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Nexviazyme (avalglucosidase alfa-ngpt) is a hydrolytic lysosomal glycogen-specific enzyme.
Nexviazyme is specifically indicated for the treatment of patients 1 year of age and older with late-onset Pompe disease (lysosomal acid alpha-glucosidase [GAA] deficiency).
Nexviazyme is supplied as a solution for intravenous administration. Prior to Nexviazyme administration, consider pretreating with antihistamines, antipyretics, and/or corticosteroids. Nexviazyme must be reconstituted and diluted prior to use. The recommended dosing/administration is as follows:
For patients weighing:
- ≥30 kg, the recommended dosage is 20 mg/kg (of actual body weight) every two weeks.
- Initial and Subsequent Infusions: The recommended starting infusion rate is 1 mg/kg/hour. If there are no signs of infusion-associated reactions (IARs), gradually increase the infusion rate every 30 minutes in each of the following three steps: 3 mg/kg/hour, 5 mg/kg/hour, and then 7 mg/kg/hour; then, maintain the infusion rate at 7 mg/kg/hour until the infusion is complete. The approximate total infusion duration is 4 hours to 5 hours.
- <30 kg, the recommended dosage is 40 mg/kg (of actual body weight) every two weeks.
- Initial Infusion: The recommended starting infusion rate is 1 mg/kg/hour. If there are no signs of IARs, gradually increase the infusion rate every 30 minutes in each of the following three steps: 3 mg/kg/hour, 5 mg/kg/hour, and then 7 mg/kg/hour; then, maintain the infusion rate at 7 mg/kg/hour until the infusion is complete (4-step process). The approximate total infusion duration is 7 hours.
- Subsequent Infusions: The recommended starting infusion rate is 1 mg/kg/hour, with gradual increase in infusion rate every 30 minutes if there are no signs of IARs. The process may use either the above 4-step process or the following 5-step process: 3 mg/kg/hour, 6 mg/kg/hour, 8 mg/kg/hour, and then 10 mg/kg/hour; then, maintain the infusion rate at 10 mg/kg/hour until the infusion is complete. The approximate total 5-step infusion duration is 5 hours.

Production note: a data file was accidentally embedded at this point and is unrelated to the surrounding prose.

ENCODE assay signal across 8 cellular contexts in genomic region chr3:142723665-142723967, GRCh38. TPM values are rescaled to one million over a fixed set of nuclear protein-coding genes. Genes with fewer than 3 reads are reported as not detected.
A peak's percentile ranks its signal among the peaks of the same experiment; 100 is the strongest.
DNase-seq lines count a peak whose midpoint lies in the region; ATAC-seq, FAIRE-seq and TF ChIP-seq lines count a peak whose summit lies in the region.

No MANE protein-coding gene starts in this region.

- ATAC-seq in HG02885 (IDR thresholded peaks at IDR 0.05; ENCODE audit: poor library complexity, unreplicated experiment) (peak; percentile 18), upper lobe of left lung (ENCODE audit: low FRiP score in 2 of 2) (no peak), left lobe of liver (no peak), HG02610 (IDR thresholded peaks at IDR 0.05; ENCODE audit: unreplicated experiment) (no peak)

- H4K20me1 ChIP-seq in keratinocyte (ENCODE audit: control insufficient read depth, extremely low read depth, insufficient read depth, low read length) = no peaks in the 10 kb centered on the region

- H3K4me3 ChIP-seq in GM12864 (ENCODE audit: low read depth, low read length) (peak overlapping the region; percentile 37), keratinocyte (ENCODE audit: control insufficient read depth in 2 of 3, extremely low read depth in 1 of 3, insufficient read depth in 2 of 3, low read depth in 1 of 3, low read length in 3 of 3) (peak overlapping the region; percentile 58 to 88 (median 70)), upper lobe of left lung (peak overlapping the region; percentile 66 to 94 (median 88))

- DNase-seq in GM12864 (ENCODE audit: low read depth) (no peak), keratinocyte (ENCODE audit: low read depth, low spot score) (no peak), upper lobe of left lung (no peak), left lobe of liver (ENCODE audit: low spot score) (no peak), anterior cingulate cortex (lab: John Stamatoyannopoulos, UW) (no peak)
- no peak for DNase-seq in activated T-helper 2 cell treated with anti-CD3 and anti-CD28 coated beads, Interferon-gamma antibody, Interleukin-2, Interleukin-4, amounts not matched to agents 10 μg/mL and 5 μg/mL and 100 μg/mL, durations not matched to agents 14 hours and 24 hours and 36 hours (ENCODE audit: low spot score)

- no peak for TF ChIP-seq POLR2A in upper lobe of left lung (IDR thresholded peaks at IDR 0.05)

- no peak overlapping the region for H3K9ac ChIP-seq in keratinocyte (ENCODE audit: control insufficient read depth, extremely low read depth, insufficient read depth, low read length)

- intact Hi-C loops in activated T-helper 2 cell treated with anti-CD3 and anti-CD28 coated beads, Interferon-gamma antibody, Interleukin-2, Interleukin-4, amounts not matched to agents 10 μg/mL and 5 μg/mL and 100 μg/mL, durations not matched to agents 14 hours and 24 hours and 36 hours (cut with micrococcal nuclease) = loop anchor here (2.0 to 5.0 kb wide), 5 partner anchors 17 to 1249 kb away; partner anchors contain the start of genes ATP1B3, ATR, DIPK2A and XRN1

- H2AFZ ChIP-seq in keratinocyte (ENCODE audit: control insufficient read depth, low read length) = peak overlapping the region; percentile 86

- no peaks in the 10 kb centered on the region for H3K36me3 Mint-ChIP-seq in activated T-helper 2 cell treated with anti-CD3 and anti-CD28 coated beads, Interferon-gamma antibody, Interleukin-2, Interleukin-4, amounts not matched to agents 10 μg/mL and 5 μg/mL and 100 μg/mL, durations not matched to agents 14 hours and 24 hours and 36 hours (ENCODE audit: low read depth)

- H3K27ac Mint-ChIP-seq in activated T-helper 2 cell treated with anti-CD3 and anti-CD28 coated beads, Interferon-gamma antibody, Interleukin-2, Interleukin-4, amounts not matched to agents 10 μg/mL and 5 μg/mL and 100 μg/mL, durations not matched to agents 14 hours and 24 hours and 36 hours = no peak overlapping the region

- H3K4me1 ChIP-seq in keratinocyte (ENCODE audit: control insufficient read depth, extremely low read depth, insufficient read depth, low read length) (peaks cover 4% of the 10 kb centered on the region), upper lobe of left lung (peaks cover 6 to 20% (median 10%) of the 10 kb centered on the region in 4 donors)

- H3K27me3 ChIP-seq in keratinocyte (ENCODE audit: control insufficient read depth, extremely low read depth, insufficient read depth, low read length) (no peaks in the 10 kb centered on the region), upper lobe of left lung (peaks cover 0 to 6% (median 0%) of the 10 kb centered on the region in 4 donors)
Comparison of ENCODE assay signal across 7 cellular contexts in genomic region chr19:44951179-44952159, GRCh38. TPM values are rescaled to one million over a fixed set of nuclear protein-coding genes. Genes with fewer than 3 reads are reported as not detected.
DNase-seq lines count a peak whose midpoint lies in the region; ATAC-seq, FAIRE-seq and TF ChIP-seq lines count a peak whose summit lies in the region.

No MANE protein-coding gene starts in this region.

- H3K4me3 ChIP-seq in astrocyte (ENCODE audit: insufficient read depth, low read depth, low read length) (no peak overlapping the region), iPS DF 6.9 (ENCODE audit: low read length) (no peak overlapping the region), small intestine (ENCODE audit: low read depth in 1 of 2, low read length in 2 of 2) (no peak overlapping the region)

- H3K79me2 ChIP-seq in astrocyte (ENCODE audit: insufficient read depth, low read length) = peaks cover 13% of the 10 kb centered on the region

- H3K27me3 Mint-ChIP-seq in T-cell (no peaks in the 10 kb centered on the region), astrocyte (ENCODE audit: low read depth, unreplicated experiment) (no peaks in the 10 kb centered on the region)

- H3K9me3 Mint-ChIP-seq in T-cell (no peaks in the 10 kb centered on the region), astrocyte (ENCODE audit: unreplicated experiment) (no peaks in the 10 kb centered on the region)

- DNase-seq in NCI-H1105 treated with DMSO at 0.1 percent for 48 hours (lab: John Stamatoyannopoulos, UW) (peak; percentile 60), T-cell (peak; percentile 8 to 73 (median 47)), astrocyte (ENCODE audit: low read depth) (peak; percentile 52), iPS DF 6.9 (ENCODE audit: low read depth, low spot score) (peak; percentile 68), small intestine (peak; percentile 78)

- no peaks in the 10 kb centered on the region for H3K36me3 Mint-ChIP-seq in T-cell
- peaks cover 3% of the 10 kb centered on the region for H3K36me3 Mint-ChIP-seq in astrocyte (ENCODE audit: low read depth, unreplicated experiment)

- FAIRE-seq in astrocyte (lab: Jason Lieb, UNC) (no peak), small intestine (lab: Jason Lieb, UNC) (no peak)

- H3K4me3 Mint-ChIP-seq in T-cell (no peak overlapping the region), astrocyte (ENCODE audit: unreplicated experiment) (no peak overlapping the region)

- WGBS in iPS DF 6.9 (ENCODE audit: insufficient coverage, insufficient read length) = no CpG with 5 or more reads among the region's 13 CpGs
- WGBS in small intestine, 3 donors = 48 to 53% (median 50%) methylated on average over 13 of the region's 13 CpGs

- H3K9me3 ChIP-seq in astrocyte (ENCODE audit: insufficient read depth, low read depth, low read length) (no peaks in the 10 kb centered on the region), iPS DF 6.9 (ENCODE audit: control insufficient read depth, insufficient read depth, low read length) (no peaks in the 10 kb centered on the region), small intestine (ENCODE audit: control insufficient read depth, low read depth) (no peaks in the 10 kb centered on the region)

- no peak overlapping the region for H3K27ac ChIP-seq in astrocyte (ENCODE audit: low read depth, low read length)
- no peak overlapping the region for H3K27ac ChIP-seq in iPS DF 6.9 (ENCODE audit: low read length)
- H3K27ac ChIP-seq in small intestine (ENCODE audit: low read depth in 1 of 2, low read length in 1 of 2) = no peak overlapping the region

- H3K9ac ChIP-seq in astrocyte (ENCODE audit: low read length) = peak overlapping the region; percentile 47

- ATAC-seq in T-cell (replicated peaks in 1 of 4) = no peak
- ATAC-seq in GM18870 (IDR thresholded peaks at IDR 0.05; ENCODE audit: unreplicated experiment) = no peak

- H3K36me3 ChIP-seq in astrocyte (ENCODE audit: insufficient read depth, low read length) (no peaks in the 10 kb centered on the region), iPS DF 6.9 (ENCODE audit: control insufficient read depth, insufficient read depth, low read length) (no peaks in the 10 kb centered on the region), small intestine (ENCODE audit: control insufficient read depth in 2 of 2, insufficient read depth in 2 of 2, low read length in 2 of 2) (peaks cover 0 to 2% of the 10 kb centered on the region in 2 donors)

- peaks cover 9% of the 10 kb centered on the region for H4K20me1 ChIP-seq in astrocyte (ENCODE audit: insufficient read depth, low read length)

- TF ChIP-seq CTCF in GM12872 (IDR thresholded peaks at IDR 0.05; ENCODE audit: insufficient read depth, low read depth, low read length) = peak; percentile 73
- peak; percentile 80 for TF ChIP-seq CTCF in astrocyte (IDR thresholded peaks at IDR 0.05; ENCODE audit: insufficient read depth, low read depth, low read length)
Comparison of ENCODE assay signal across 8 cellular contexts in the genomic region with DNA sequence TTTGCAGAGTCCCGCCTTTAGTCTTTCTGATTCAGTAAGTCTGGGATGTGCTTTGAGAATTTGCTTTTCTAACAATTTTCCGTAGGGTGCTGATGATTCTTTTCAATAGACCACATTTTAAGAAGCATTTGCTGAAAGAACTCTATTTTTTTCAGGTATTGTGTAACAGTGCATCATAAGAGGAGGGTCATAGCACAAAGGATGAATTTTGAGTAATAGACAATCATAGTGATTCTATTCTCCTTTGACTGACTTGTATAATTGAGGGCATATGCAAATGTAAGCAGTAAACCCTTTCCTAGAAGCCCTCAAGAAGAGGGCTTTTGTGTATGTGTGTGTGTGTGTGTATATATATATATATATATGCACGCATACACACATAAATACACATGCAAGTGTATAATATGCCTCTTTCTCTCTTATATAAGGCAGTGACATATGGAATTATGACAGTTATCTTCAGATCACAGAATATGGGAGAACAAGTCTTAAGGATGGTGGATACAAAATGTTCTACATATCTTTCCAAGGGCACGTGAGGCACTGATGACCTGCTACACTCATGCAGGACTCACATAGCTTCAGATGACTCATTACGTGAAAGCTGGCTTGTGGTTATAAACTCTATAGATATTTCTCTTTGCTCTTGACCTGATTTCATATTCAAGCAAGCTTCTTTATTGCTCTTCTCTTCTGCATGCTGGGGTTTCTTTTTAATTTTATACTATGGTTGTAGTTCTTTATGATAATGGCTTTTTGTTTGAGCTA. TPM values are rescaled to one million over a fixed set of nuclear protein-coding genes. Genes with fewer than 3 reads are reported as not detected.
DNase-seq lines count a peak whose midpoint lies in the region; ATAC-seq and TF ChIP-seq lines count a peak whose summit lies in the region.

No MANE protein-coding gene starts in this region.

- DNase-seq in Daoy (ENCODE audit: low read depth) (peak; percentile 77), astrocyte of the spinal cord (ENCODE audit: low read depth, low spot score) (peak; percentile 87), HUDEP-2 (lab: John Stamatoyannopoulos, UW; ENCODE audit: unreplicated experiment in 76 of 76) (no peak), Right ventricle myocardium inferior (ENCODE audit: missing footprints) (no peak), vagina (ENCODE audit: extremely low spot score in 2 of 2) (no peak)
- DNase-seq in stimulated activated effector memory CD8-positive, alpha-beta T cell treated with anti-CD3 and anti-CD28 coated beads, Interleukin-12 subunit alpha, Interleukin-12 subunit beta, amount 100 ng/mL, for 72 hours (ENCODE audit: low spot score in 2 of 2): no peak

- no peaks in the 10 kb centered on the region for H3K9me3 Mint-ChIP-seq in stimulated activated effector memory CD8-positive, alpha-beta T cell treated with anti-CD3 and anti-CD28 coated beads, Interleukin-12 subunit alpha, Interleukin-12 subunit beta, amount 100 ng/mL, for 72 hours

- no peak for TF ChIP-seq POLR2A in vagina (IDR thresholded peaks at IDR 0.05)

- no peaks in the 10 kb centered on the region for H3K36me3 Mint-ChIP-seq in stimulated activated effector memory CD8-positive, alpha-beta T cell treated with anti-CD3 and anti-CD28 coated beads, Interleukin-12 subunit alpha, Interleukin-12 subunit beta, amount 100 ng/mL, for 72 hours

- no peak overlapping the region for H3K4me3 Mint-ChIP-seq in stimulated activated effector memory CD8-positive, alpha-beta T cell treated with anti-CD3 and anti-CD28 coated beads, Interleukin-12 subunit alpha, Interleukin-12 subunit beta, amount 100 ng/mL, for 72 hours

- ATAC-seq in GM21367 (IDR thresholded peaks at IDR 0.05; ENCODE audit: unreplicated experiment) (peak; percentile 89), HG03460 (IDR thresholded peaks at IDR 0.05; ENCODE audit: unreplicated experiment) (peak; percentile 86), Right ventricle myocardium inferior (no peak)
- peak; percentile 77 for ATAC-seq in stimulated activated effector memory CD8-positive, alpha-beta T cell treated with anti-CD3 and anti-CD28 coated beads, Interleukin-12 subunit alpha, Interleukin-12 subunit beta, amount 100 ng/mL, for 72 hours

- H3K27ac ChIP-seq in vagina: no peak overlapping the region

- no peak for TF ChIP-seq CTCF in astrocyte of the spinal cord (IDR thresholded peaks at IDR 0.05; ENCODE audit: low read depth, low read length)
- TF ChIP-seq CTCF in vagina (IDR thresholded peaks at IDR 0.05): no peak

Mechanism of Action
Nexviazyme (avalglucosidase alfa-ngpt) is a hydrolytic lysosomal glycogen-specific enzyme. Pompe disease (also known as glycogen storage disease type II, acid maltase deficiency, and glycogenosis type II) is an inherited disorder of glycogen metabolism caused by a deficiency of the lysosomal enzyme acid α-glucosidase (GAA), which results in intralysosomal accumulation of glycogen in various tissues. Avalglucosidase alfa-ngpt provides an exogenous source of GAA. The M6P on avalglucosidase alfa-ngpt mediates binding to M6P receptors on the cell surface with high affinity. After binding, it is internalized and transported into lysosomes where it undergoes proteolytic cleavage that results in increased GAA enzymatic activity. Avalglucosidase alfa-ngpt then exerts enzymatic activity in cleaving glycogen.
Adverse effects associated with the use of Nexviazyme may include, but are not limited to, the following:
The Nexviazyme drug label comes with the following Black Box Warning: Hypersensitivity Reactions Including Anaphylaxis: Appropriate medical support measures, including cardiopulmonary resuscitation equipment, should be readily available. If a severe hypersensitivity reaction occurs, Nexviazyme should be discontinued immediately and appropriate medical treatment should be initiated. Infusion-Associated Reactions (IARs): If severe IARs occur, consider immediate discontinuation and initiation of appropriate medical treatment. Risk of Acute Cardiorespiratory Failure in Susceptible Patients: Patients susceptible to fluid volume overload, or those with acute underlying respiratory illness or compromised cardiac or respiratory function, may be at risk of serious exacerbation of their cardiac or respiratory status during Nexviazyme infusion.
Clinical Trial Results
The FDA Approval of Nexviazyme was based on the pivotal Phase 3 COMET trial. The randomized, double-blinded, multinational, multicenter trial compared the efficacy and safety of Nexviazyme to alglucosidase alfa in 100 treatment-naive patients. Patients were randomized in a 1:1 ratio based on baseline forced vital capacity (FVC), gender, age, and country to receive 20 mg/kg of Nexviazyme or alglucosidase alfa administered intravenously once every two weeks for 49 weeks. When compared to baseline, patients treated with Nexviazyme had a 2.9-point improvement (SE=0.9) in forced vital capacity (FVC) percent-predicted at Week 49, the study’s primary endpoint. Patients treated with Nexviazyme had a 2.4-point greater improvement in FVC percent-predicted compared to patients treated with alglucosidase alfa at Week 49 meeting the measurement of non-inferiority. Statistical superiority of Nexviazyme over alglucosidase alfa was not achieved. A key secondary endpoint in the trial measured functional endurance with the 6-minute walk test (6MWT). When compared to baseline, patients treated with Nexviazyme walked 32.2 meters farther (SE=9.9) at Week 49. Patients treated with Nexviazyme walked 30 meters farther than patients treated with alglucosidase alfa at Week 49.